13 “He has put my brothers far from me,
and those who knew me are wholly estranged from me.
14 My relatives have failed me,
my close friends have forgotten me.
15 The guests in my house and my maidservants count me as a stranger;
I have become a foreigner in their eyes.
16 I call to my servant, but he gives me no answer;
I must plead with him with my mouth for mercy.
17 My breath is strange to my wife,
and I am a stench to the children of my own mother.
18 Even young children despise me;
when I rise they talk against me.
19 All my intimate friends abhor me,
and those whom I loved have turned against me.
20 My bones stick to my skin and to my flesh,
and I have escaped by the skin of my teeth.
21 Have mercy on me, have mercy on me, O you my friends,
for the hand of God has touched me!
22 Why do you, like God, pursue me?
Why are you not satisfied with my flesh? (Job 19.13-22)
Job continues describing what has happened to him. Notably he pleads with his friends, ‘Have mercy on me, have mercy on me, O you my friends’. Was he crying when he said this? Were they moved? Or have they become hardened against his suffering? Job changes his perspective.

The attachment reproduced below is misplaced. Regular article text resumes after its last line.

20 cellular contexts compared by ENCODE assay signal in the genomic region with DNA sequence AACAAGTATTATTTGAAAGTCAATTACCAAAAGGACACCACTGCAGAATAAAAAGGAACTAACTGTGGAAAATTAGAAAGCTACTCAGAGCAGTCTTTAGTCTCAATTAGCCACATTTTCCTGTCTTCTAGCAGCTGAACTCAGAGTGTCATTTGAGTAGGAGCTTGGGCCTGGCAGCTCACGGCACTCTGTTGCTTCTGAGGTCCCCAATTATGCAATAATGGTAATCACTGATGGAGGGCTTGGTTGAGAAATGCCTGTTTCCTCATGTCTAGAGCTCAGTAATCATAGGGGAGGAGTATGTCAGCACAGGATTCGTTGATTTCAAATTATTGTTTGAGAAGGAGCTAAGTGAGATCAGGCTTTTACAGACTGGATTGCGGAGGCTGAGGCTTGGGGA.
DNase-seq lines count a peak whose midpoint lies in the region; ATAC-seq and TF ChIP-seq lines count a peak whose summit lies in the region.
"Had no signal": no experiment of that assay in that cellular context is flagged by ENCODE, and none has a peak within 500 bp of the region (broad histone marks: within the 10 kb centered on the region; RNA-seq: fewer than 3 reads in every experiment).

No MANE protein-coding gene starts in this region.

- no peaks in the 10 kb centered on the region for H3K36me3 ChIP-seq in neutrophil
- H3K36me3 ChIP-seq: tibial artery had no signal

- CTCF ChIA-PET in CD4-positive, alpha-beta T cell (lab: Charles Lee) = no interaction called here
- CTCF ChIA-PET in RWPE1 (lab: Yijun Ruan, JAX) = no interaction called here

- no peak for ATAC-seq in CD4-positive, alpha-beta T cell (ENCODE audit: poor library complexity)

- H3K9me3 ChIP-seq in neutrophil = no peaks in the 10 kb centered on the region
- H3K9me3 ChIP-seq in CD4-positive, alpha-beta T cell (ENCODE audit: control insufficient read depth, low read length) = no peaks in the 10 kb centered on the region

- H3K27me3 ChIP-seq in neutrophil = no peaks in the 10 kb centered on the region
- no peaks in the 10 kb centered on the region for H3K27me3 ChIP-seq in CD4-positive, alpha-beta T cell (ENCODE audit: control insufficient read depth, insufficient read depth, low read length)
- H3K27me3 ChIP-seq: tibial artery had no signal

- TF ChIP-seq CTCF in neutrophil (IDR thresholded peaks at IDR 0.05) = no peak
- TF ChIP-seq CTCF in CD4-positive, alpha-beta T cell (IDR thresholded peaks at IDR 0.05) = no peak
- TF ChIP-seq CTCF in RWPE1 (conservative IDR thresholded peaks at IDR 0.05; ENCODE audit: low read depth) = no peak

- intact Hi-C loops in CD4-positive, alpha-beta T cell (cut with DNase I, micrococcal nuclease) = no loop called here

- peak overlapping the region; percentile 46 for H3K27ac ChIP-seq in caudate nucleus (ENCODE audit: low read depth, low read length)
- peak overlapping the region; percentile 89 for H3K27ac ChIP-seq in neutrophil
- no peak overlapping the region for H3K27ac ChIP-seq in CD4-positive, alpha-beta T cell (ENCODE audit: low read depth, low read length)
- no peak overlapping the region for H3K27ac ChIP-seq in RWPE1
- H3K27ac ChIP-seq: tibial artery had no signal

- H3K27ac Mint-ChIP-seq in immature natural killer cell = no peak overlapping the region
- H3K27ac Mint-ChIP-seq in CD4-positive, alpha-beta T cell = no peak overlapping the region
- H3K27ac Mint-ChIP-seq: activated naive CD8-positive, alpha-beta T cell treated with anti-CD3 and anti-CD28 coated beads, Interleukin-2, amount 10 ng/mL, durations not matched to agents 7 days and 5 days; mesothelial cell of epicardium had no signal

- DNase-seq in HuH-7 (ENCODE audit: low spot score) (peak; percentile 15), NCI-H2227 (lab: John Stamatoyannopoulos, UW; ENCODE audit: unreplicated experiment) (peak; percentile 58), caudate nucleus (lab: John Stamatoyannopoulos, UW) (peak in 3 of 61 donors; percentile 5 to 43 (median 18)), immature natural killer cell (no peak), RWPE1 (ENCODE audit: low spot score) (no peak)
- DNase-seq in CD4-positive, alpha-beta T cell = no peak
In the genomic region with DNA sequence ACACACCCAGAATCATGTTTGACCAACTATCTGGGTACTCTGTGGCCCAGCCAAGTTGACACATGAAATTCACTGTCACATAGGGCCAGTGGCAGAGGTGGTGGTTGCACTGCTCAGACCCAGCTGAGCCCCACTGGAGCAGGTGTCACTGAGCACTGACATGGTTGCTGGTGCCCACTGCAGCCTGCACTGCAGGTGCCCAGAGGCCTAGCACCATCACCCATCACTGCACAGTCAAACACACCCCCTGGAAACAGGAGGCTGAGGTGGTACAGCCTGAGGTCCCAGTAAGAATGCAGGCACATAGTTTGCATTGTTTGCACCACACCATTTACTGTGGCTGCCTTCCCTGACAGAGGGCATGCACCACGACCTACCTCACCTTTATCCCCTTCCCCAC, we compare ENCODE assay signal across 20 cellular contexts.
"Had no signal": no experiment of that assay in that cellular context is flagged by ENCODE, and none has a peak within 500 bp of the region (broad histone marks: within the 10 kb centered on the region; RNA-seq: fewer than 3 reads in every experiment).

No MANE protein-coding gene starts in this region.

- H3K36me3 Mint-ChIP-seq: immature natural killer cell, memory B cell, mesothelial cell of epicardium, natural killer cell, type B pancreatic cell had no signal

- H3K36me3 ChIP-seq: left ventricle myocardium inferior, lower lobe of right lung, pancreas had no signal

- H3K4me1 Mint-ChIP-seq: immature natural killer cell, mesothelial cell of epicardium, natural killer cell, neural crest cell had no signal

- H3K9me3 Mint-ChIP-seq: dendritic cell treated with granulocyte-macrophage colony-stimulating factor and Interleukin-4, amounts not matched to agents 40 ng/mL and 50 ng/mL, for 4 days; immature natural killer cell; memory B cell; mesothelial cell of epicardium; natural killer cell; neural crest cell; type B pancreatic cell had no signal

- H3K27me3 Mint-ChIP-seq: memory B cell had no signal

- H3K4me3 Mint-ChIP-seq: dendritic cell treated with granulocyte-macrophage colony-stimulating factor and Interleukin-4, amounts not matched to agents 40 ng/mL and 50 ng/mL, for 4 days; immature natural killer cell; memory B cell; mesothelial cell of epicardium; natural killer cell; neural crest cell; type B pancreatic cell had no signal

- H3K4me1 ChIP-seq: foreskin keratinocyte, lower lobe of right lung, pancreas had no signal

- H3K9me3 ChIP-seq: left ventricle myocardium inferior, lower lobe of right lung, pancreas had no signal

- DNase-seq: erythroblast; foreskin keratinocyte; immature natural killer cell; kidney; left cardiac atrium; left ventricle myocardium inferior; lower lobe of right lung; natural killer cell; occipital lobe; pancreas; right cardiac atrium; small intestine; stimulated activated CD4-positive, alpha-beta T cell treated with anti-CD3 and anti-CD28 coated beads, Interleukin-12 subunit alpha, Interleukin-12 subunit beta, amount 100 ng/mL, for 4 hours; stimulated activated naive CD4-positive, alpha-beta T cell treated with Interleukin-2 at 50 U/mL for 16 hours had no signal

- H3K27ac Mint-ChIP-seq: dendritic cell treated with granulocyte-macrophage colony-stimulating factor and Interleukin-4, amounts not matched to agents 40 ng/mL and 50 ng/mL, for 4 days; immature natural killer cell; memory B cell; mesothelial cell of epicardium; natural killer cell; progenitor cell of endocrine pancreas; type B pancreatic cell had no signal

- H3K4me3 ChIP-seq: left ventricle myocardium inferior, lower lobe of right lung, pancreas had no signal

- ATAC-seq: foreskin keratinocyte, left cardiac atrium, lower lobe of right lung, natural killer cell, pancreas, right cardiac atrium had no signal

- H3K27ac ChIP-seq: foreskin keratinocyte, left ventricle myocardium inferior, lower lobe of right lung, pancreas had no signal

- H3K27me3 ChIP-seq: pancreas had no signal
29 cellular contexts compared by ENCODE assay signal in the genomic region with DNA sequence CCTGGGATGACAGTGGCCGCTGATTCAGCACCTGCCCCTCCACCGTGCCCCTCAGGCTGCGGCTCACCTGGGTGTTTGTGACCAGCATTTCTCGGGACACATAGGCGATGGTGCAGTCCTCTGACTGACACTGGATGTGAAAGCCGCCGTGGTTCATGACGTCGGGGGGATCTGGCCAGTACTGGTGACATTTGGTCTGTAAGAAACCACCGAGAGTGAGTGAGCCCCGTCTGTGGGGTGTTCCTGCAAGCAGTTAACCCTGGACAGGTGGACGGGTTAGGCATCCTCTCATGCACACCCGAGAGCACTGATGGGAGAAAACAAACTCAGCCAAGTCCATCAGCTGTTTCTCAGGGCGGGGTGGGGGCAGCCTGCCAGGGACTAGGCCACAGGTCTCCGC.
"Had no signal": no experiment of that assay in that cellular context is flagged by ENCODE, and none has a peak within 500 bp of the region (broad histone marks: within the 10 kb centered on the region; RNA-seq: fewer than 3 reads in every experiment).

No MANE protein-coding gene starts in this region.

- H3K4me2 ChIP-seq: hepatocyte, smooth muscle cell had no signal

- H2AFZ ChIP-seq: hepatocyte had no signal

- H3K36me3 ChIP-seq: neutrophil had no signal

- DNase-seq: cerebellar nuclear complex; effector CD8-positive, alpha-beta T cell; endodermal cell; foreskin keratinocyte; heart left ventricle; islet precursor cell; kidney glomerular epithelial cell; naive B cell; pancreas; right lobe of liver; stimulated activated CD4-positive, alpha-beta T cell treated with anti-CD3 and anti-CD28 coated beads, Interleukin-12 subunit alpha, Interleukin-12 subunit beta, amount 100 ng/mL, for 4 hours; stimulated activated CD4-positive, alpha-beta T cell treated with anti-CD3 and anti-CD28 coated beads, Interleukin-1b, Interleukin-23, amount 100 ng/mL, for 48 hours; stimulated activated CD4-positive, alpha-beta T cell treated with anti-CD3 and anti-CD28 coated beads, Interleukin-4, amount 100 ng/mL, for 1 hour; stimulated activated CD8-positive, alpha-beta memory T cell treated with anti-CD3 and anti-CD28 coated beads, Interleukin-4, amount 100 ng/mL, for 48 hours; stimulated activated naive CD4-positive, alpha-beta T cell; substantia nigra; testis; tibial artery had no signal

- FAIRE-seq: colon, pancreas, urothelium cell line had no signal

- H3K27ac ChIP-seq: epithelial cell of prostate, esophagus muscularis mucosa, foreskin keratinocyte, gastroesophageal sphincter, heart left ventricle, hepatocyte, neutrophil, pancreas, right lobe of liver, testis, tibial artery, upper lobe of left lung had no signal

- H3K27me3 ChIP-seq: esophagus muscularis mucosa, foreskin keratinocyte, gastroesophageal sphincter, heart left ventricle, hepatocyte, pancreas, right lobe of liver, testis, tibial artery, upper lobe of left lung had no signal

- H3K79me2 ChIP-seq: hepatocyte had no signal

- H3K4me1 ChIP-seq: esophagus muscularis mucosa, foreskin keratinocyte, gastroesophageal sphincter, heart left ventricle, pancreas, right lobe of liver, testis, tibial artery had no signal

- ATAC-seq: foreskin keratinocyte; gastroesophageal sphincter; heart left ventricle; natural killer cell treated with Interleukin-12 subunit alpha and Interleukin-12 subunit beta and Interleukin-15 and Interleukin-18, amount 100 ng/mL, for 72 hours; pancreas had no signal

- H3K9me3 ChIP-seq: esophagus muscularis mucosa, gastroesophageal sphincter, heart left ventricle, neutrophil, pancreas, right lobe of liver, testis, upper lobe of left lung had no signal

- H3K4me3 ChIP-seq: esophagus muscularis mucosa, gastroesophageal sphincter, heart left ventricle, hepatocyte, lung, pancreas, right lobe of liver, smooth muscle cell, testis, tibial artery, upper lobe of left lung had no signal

23 “Oh that my words were written!
Oh that they were inscribed in a book!
24 Oh that with an iron pen and lead
they were engraved in the rock forever!
25 For I know that my Redeemer lives,
and at the last he will stand upon the earth.
26 And after my skin has been thus destroyed,
yet in my flesh I shall see God,
27 whom I shall see for myself,
and my eyes shall behold, and not another.
My heart faints within me!
28 If you say, ‘How we will pursue him!’
and, ‘The root of the matter is found in him,’
29 be afraid of the sword,
for wrath brings the punishment of the sword,
that you may know there is a judgment.” (Job 19.23-29)
Job has a redeemer. To redeem something means to buy it back. It means the liberation of any possession, object or person usually by payment of a ransom. In the spiritual context the term redemption indicates a freeing from the slavery of sin and death. Job sets an awesome example for anyone who is suffering. Even when all had either been taken away from him and his friends had turned against him he entrusted himself to God. Tellingly, Job warns his friends of the coming judgment.